Fasting for some people can mean improvement in health or weight loss, a deeper connection to religious beliefs, fulfillment of a personal goal, or experimenting with a trendy diet. What about using fasting as a way to [explore and observe] what happens to your mind and body when taken out of their habitual state and learning from it?
I’ll spare the details of what my poop looked like and how many pounds I lost. Although, I will share that they were both drastically impacted!
This article is about my personal journey with fasting and my 10 days experience with the Master Cleanse. A liquid fast that required a daily consumption of lemonade made with maple syrup and cayenne pepper, laxative teas, and 1 liter of water and sea salt every morning. There are plenty of websites that provide instructions on how to do it. This article is divided in 3 sections: the first part contains the lessons and how I came to learn them, the second part is a dynamic comparison of my experience with other’s, and the third part is what I call “the raw source” which is basically extractions of my 10 day journal and the mini interviews that were part of the source for my comparison.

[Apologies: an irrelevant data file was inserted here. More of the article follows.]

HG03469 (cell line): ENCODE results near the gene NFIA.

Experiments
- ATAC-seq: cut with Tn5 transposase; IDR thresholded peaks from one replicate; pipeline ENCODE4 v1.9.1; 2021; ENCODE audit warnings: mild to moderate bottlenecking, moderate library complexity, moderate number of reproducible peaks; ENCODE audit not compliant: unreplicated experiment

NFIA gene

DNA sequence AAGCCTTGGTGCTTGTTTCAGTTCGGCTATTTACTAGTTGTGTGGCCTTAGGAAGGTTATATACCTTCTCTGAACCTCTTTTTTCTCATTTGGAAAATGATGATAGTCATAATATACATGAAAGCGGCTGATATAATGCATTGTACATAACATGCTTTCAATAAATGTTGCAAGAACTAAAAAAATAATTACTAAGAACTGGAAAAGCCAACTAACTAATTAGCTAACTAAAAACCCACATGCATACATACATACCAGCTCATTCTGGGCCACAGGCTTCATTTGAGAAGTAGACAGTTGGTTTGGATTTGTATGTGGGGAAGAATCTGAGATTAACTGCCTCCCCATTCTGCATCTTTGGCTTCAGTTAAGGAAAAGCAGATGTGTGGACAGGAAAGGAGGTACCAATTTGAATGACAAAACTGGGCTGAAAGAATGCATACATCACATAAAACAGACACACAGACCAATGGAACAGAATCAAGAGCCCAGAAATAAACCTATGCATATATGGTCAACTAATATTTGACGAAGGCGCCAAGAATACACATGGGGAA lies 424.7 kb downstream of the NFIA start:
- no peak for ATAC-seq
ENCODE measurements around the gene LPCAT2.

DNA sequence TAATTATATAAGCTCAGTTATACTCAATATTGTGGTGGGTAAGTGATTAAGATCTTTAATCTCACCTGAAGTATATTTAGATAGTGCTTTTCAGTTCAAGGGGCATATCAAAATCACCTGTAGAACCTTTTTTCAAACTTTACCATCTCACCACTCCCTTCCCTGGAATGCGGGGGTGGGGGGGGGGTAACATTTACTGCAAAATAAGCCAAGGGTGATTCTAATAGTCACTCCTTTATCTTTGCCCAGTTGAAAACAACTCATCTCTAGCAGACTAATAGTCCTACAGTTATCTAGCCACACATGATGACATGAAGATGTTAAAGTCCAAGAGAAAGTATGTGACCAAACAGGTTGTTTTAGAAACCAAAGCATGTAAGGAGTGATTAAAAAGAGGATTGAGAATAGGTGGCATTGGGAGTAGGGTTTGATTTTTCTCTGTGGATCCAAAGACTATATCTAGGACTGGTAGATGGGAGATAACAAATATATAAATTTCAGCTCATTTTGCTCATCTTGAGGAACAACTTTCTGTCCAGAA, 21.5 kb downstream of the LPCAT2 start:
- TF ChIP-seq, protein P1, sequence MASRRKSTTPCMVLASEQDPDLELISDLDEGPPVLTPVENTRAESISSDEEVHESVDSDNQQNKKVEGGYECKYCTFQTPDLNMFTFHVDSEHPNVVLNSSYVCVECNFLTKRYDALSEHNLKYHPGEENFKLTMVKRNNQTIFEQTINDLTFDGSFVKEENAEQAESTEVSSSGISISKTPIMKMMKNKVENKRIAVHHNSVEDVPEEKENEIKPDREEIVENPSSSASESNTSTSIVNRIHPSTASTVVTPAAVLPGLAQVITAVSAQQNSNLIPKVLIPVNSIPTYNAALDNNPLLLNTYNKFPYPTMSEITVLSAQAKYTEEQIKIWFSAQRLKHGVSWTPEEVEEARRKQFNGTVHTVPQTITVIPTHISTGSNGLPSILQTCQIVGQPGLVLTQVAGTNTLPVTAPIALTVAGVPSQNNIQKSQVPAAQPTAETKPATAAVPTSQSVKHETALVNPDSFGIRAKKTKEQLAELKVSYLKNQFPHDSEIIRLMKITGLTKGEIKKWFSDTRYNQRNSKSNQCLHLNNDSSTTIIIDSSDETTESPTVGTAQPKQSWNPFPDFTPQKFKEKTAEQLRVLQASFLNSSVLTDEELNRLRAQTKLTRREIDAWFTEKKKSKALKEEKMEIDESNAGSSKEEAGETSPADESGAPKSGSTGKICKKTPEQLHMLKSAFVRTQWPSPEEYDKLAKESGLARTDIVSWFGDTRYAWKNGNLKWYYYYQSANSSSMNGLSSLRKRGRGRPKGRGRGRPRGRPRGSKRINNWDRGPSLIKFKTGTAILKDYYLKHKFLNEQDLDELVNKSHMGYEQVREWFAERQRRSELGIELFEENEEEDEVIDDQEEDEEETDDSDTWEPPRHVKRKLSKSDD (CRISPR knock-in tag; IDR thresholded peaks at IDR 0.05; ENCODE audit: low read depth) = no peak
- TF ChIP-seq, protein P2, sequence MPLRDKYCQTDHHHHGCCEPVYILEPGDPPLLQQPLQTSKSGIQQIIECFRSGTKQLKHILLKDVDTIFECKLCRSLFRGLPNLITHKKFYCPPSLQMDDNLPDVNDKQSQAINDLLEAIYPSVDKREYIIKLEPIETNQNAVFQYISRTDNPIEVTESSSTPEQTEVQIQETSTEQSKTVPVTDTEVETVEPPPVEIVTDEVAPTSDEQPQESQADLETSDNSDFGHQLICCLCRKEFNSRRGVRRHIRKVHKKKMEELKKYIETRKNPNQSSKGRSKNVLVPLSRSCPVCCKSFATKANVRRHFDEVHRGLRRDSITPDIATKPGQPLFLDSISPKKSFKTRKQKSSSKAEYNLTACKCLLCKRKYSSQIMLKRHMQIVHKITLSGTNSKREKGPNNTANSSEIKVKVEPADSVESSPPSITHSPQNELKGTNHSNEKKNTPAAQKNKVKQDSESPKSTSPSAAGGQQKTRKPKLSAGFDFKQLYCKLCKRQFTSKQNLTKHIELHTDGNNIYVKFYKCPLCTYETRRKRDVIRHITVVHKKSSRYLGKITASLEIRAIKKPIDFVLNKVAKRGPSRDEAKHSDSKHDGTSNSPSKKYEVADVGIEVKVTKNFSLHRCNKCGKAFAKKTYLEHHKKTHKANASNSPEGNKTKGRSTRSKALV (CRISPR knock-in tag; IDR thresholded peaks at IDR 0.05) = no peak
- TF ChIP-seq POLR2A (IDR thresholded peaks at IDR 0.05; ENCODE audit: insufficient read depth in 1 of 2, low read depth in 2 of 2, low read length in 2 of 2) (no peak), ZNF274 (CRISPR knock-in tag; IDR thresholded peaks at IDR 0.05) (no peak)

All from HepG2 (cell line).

Before we continue, I encourage you to ask yourself two questions: If you had control over every area of your life (i.e routine, activities, schedule, people, places, situations, you name it) what adjusments would you make or did you make during the fast in order to successfully complete it? How and why each of these adjustments would be helpful to you or how were they?